All the ingredients were there for another post-electoral explosion. But although party militants clashed and armed men appeared at polling booths, the people stayed calm. The last votes were cast and Atta Mills declared the winner. Akufo Addo headed for the courts to challenge the result – but peacefully.
The success of Ghana’s election highlighted the factors that have caused election failure elsewhere in Africa. Both parties had ethnic bases but the two largest ethnic groups make up only 30% of Ghanaians. Parties have to reach out and make alliances among other groups if they are going to win.
There were no fears that the army would step in. Ghana’s army has been steadily professionalized since the days of military coups and remains firmly under civilian control.
While both parties cheated, their efforts did not swing the election. A nation wide electoral observer organization and vigilant journalism with scores of radio stations and a vibrant press, ensured that many scams were quickly exposed. And Kwadwo Afari Gyan, Chair of the Electoral Commission, was managing his fifth election. He is widely respected and cannot be bullied by anyone. Ghanaians trusted the system to work and it did.
Acknowledging the closeness of the race, Atta Mills invited leading members of the opposition to join his government and did not indulge in triumphal rhetoric. Maybe there is an example there for other African leaders.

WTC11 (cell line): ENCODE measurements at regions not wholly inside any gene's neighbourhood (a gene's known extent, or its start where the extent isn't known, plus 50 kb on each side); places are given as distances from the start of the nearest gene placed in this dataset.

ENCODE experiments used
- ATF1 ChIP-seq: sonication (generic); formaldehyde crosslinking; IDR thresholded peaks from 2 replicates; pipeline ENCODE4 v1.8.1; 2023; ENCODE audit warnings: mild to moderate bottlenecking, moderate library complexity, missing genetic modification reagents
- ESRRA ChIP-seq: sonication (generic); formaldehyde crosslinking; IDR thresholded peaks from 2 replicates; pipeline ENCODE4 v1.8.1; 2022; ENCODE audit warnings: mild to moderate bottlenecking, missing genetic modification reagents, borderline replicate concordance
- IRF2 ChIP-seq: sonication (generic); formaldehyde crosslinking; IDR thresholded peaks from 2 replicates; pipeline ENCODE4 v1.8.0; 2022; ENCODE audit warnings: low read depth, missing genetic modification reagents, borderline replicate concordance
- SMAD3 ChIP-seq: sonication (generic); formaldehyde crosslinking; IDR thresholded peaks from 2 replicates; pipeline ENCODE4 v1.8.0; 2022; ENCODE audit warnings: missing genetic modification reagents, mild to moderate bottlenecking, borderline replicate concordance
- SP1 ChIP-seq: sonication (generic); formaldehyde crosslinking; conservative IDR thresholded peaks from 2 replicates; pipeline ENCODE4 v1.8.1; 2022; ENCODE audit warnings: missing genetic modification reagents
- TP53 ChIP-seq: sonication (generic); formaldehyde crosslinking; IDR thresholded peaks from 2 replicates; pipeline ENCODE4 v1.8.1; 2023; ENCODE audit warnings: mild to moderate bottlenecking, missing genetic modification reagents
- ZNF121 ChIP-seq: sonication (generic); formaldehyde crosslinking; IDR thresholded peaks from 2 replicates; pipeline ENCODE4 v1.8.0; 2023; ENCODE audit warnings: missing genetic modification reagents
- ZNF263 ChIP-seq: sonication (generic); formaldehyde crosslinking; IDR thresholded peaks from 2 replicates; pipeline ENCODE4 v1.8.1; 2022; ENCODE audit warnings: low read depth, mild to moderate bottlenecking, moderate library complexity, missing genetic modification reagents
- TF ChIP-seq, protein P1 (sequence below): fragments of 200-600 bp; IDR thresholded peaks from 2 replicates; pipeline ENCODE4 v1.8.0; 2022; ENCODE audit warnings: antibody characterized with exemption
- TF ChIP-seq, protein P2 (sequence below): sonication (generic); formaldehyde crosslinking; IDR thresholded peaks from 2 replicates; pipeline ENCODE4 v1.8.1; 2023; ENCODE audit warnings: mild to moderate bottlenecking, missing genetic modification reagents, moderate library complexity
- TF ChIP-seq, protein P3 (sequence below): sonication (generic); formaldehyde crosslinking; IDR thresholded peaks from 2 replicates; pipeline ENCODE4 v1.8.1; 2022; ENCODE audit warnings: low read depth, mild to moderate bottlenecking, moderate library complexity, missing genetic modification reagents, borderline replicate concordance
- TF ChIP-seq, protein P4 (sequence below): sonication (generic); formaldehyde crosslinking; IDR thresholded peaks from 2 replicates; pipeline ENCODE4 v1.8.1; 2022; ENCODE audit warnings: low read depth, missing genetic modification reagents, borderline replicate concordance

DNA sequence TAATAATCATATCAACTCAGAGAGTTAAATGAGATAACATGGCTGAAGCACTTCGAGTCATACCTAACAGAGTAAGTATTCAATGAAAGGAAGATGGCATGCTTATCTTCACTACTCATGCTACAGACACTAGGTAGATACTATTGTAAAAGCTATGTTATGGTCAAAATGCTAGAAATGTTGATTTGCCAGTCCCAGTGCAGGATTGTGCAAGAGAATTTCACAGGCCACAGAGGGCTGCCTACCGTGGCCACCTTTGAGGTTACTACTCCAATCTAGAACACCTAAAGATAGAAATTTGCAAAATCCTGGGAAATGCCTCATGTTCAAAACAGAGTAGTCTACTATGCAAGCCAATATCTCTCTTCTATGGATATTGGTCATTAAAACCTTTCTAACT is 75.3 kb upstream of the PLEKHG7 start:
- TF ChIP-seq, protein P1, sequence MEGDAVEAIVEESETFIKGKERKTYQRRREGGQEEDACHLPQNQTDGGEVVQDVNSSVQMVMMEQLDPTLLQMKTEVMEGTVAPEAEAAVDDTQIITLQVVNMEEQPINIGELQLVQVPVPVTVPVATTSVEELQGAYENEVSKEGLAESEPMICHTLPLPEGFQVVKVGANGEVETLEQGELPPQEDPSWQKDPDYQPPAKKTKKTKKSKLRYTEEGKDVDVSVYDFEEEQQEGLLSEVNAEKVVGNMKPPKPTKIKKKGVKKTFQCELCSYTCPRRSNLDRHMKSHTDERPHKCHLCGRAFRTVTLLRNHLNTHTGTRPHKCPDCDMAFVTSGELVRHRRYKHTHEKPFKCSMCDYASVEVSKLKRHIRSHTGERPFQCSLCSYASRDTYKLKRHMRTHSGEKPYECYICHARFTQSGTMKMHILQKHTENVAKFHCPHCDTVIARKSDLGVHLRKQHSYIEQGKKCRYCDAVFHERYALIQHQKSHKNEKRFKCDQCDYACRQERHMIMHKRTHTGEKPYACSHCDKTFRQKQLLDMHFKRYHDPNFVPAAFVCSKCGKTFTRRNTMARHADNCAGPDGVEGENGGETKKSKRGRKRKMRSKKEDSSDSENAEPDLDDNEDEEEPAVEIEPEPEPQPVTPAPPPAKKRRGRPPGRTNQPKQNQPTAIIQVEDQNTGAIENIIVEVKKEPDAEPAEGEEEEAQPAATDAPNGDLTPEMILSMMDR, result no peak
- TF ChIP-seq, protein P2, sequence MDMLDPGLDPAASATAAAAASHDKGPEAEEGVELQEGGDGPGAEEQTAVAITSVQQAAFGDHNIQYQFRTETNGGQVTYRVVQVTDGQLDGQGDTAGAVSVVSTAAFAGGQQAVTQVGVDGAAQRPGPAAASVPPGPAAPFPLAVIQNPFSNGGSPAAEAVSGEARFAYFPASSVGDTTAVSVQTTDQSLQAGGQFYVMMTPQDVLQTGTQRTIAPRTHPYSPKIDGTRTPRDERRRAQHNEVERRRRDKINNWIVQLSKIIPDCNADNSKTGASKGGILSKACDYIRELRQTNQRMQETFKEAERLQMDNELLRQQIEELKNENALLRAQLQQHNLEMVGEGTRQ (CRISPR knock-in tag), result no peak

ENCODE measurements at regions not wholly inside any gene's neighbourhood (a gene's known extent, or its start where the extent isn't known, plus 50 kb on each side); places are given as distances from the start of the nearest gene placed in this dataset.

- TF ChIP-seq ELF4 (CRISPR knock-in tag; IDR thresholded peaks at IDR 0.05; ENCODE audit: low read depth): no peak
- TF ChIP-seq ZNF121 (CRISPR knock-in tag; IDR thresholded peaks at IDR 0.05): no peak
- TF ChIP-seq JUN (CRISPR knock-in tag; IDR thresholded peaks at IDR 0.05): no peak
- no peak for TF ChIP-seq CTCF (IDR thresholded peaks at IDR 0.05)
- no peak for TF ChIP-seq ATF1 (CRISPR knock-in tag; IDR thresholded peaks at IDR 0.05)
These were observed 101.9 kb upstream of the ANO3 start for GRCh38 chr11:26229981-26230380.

Only two countries, Botswana and Gambia, survived as multi party democracies from independence into the 1990s, although in neither country had elections brought about a change of government. Elsewhere, African rulers set up one party states or were deposed by military rulers who ruled by decree.
No one would deny that citizens should choose their national leaders but is first-past-the-post winner-takes-all multi party democracy the most appropriate system for Africa?
The problem with the two party system in Africa is that most countries have many ethnic groups. In the United States and Britain the two party system grew out of civil war divisions but today it divides these countries along class and social divisions. Africa parties tend to be ethically based, dividing countries vertically. You can change your social status but not your ethnicity. A winner-takes-all system in Africa ensures that one group is in and can “eat” and the rest are left out. This is dangerous in young nations that contain several old societies – Nigeria has some 400 ethnic groups.